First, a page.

Do you Know? No.

“Know your Rights” they say! I have heard this statement far too often, and finally I began to actually think on it instead of dismiss the idea.

I asked myself, “Do I know my rights?” “How many do I have?” “Where can I find this information?” “Do my rights change?” “…. I think they are the amendments, but then what are the Bill of Rights and how are they different from the Constitution?”

I … at 23, did not know my rights, so I began to wonder if my counter parts knew theirs and they didn’t. This fact inspired me to do my research, not just for myself but for my brothers and sisters. This information is needed more than ever and can not only save our lives but possibly some jail time.

If not us, then who? Me, I got you.

So to not take away from the purpose of this post, I am going to jump straight into it.

This is the MEAT. The Need To Know.

Your rights belong to you, not to the government, so essentially the amendments are to protect you from the government.

1st Amendment: Means that congress cannot establish an official state religion therefore we can exercise any belief we choose. It legally gives us our freedom of speech, freedom of press (the freedom to report news without being controlled by the government), the freedom to assembly (gather in groups for a common purpose) and the freedom to protest government actions that we do not agree with.

2nd Amendment: Gives citizens the right to keep and bear fire arms for the protection of our persons, property and individual liberty.

There are more specific laws that vary between each state. If you carry, KNOW YOUR SPECIFIC STATE LAWS.

3rd Amendment: Protects the right to not have the government force us to house soldiers in our home against our will during “peace time”. Our 3rd amendment only allows them to do so in times of war. This might be the least litigated law, however I didn’t want to skip over it.


4th Amendment: protects citizens from unreasonable search and seizure. The government may not conduct any searches without a warrant, and such warrants must be issued by a judge and based on probable cause.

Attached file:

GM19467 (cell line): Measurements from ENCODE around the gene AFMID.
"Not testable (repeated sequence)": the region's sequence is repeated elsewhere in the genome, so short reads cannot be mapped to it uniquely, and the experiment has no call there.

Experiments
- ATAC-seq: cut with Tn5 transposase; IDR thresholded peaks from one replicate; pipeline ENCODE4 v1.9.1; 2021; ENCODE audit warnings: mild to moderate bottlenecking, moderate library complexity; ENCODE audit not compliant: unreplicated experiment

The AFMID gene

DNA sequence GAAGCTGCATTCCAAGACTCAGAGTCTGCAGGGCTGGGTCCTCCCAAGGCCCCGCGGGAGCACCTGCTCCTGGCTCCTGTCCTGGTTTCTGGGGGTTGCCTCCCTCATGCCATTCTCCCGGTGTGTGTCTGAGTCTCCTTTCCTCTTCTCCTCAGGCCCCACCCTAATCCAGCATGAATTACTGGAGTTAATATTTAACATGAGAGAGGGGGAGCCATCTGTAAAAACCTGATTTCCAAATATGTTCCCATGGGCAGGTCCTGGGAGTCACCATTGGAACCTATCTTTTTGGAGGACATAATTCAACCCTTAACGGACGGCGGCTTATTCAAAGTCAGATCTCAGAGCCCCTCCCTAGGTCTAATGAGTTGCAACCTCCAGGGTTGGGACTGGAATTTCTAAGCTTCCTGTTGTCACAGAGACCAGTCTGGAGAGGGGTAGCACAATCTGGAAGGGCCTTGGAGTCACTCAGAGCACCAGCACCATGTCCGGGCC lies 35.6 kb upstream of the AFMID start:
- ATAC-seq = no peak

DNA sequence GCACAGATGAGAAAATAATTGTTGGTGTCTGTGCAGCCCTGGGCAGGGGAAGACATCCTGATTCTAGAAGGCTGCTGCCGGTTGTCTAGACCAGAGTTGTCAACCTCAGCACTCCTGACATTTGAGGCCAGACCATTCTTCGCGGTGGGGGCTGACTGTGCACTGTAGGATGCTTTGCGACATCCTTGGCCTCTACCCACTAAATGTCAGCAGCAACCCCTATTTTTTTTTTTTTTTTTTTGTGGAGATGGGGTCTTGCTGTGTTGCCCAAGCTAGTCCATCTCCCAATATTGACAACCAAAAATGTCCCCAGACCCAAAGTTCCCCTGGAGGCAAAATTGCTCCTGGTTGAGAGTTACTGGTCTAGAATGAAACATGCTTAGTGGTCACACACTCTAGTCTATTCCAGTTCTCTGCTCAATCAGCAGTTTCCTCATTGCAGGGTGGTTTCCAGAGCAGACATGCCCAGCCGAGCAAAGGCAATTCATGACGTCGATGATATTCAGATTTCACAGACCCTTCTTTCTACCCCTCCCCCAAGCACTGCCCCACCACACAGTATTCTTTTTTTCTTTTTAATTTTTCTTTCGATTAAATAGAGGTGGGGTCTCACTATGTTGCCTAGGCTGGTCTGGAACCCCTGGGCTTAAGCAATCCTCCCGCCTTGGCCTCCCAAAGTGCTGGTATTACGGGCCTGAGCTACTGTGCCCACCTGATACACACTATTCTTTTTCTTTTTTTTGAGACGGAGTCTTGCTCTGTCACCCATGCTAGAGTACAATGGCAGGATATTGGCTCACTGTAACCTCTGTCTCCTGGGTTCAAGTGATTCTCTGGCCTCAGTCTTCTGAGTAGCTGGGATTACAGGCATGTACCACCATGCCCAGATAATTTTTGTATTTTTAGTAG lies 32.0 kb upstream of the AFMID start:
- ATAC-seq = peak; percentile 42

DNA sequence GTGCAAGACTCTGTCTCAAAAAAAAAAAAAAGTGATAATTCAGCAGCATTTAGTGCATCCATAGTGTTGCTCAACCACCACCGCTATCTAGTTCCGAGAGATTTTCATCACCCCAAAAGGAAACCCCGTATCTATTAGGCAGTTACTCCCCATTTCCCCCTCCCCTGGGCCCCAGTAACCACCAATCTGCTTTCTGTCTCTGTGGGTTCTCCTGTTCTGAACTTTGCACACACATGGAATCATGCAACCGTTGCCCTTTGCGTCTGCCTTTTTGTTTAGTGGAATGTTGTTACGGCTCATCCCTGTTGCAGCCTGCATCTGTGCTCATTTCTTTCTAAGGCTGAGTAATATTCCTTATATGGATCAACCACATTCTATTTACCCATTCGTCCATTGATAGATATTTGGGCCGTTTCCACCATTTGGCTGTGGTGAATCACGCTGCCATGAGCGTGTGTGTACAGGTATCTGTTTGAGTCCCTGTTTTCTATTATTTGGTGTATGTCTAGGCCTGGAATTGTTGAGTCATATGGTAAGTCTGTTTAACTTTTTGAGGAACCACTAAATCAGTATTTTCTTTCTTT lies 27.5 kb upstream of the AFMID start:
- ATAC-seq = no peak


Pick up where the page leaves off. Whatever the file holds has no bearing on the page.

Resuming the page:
If you are pulled over and asked to be searched, it is YOUR RIGHT to respond “I do not consent to searches.” You cannot be penalized, I repeat you cannot be penalized for not consenting. It is YOUR RIGHT! If you say no, and they do so anyway, they (the police) must prove in court that they had probable cause (reason) and you and your attorney can fight against that claim.

Do not say aloud “fine go ahead and search me” but follow their instructions. By saying “fine go ahead and search me” and leaving it at that, you then legally have given permission.

It is best to say “I do not consent to searches” as a full statement because they (the police) may try to trip you up and ask “Do you mind if I search your car?” by responding “no” leaves room for misinterpretation.

No you don’t mind? Or No you don’t consent?

Say you forget this wording, and or get nervous and just respond “no” and they ask you to get out of the car so they can search you and it… You can withdraw consent at any time. It is never too late to say “I do not consent to searches” Again if they do continue, deal with it in court.

If you are a passenger in the car of someone who gets pulled over, and the driver consents to a search (which they shouldn’t) you can speak for yourself and say “ I do not consent to searches”. Never leave your personal bags in the car once you exit. Ladies take your purse with you, Men take your bookbag/ fanny pack with you. If he or she tries to stop you , say that the property is yours and you do not consent to be searched.

After doing my research, it was advised to never give consent to be searched, whether there is something to be found or not simply because it is YOUR RIGHT. We should never waive our rights, and the truth of the matter is…a search is done to incriminate you, not to help you be free.